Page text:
Why I Don’t Take Advice From Rich People
We’ve all seen them. The books, the podcasts, the news stories. Millionaire this, billionaire that. Success, success, success.
- 10 Billionaires Give Their Best Advice on Getting — and Staying — Rich
20 Productive Habits of Wealthy & Successful People
- 11 Habits of Successful Business People Who Became Millionaires by 30
Between habits, advice, and just plain grift, there is a full-on multi-billion dollar industry whose sole purpose is to sell us success porn.
You would think, with the abundance of seemingly sound information out there, that anyone with a library card or an internet connection could easily become a millionaire. We have so many interviews and surveys of millionaires now that we can rely on; if lack of advice was our problem, it should be difficult to NOT become a millionaire.
There’s just one issue with that – research methods. If you haven’t studied studies before, let me break down my particular concern with some Greek philosophy.
Diagoras, an atheist, was chillin’ with his buddy looking at paintings of shipwreck survivors.
[I prefer documentaries about murderers, but to each their own macabre pleasures.]
‘Yo, Diagoras, if you don’t believe in the Gods, how do you explain all of these people who were saved by their prayers?’
‘Errr,’ Diagoras said, ‘I see everyone who lived, but are there paintings of the ones who drowned?’
—Cicero, On the Nature of the Gods (loosely translated)
Now that’s the tea, sis!
Pointing to shipwreck survivors as evidence of answered prayers completely ignores the possibility that other passengers could have prayed too and still ended up swimming with the fishes. They just weren’t around for the group shot, sadly.
Back to millionaires. Someone can become a millionaire by inheritance, lottery, high income, luck, or diligent savings over a long period of time. Someone can be prevented from becoming a millionaire by low income, health issues, systemic inequality, luck, or poor money management. Many of the factors involved in wealth have little to do with our behaviour and much to do with where and when and to whom we’re born.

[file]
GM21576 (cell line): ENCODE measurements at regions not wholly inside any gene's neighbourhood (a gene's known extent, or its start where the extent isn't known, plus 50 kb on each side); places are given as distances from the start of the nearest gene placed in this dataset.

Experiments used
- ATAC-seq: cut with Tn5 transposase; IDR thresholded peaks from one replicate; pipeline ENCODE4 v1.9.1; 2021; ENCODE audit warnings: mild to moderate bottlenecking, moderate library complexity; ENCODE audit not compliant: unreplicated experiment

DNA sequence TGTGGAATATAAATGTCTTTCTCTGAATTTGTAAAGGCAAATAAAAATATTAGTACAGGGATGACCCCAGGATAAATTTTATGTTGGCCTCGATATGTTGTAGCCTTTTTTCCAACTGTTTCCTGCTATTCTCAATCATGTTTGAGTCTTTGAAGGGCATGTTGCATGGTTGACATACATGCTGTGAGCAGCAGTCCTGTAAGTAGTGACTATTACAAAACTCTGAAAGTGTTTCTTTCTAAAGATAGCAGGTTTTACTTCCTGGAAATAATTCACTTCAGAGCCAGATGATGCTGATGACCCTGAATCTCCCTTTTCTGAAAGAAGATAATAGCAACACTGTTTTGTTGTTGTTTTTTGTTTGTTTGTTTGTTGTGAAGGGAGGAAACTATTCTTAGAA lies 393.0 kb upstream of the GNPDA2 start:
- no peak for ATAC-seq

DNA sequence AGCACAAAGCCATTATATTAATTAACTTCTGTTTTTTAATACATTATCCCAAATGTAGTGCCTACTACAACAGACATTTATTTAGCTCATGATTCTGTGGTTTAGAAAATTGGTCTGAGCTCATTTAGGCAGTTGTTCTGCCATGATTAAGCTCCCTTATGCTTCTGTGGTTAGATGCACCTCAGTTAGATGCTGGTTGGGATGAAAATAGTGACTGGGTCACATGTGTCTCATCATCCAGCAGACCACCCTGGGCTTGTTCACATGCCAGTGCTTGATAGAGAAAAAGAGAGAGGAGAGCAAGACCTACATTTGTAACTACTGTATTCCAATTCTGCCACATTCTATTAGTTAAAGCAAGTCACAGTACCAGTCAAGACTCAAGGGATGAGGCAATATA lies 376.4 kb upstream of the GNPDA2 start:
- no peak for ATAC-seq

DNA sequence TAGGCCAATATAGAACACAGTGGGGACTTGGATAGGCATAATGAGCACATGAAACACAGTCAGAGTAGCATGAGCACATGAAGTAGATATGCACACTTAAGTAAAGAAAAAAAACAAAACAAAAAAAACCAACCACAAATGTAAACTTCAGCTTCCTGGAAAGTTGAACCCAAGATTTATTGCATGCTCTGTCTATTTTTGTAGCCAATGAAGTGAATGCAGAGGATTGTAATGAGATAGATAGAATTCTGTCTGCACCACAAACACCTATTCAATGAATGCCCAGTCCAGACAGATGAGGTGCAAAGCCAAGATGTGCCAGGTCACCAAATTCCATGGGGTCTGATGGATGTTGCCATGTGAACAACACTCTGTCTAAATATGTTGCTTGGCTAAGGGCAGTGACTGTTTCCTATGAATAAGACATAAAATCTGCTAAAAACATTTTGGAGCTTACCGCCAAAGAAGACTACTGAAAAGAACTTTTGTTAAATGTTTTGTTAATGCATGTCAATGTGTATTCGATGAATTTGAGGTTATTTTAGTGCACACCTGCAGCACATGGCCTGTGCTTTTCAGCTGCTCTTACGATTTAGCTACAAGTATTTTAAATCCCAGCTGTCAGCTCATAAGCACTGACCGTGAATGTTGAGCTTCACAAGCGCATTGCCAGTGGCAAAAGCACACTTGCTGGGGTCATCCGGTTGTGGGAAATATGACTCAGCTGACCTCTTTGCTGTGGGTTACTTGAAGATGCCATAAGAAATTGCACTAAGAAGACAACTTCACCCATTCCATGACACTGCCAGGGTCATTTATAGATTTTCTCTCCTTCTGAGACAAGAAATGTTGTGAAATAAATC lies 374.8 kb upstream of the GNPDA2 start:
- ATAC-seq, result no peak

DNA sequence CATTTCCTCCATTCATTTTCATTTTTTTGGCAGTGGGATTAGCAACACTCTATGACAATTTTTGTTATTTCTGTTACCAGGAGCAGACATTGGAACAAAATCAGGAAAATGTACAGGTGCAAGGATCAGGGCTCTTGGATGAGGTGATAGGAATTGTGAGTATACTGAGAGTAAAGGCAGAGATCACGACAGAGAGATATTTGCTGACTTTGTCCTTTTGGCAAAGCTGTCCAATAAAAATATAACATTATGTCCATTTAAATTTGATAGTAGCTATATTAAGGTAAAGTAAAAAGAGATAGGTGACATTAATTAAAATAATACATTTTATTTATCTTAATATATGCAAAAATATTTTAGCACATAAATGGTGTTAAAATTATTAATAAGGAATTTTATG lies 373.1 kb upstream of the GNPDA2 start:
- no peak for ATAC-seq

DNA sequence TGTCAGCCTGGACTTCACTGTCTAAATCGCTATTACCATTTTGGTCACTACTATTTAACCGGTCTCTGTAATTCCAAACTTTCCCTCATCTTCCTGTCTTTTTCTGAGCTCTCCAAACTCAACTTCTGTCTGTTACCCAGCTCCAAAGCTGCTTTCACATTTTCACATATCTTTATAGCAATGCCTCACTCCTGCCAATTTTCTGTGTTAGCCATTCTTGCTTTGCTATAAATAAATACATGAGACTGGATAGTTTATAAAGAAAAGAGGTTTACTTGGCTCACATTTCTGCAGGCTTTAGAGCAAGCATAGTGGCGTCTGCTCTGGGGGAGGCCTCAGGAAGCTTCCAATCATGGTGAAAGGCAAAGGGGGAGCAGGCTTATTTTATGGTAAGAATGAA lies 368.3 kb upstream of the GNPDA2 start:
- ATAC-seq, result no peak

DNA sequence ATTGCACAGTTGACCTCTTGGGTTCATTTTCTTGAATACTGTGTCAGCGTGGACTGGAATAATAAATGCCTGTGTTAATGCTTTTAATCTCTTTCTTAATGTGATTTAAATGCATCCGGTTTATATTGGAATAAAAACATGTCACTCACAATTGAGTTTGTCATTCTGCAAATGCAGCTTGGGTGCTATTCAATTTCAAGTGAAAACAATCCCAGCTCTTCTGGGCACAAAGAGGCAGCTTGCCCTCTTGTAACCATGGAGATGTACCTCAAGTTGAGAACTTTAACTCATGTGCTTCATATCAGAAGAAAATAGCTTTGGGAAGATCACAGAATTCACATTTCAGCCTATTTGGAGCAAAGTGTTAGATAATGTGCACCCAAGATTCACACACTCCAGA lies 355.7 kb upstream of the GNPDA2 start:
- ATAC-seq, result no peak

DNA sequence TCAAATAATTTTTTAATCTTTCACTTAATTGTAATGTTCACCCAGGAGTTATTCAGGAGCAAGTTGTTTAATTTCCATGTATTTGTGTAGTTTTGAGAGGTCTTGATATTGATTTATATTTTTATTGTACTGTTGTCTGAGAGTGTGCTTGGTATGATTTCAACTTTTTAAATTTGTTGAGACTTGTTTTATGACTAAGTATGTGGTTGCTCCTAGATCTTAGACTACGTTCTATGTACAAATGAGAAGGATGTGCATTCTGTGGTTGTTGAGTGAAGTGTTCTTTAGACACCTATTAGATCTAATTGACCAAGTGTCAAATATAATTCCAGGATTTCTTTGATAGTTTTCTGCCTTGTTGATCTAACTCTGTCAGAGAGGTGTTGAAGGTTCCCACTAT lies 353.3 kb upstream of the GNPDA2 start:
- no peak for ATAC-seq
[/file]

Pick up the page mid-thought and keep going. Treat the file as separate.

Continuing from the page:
If all millionaires read at least one book every month, does that mean everyone who reads at least one book every month is more likely to be a millionaire? Not necessarily! It might be that millionaires have more time to read, for example. By sampling on the dependent variable we’ve missed out on the bigger picture.
Imagine that we stood at the finish line of a race of 100 people and asked those who completed it (let’s say 10 people) the secret to their success. Let’s say the one thing those 10 people had in common was that they each trained for 15 hours per week. We might conclude that training for 15 hours per week is a habit of race finishers that leads to their success.
What about everyone who trained for 15 hours per week but didn’t finish the race? It’s possible that almost everyone who ran the race trained for 15 hours per week, but we wouldn’t know that because we didn’t even ask them! Instead, we’ve come to a conclusion that cuts out 90% of the story.
If you prefer a more visual explanation, check out this comic instead.
When you become aware of this bias, you’ll usually start to see it everywhere, and maybe you’ll also start to question why you’re making decisions based on unsound research.
Does this mean that rich people aren’t smart? No.
Does this mean that rich people don’t have valuable advice? No.
Does this mean that I hate rich people? No!!!
It simply means that I don’t take anyone’s advice based on their bank account balance alone. I still talk to rich people, I still value the experiences of rich people, I just don’t take their advice simply because they’re rich. There’s a lot more to the story than that.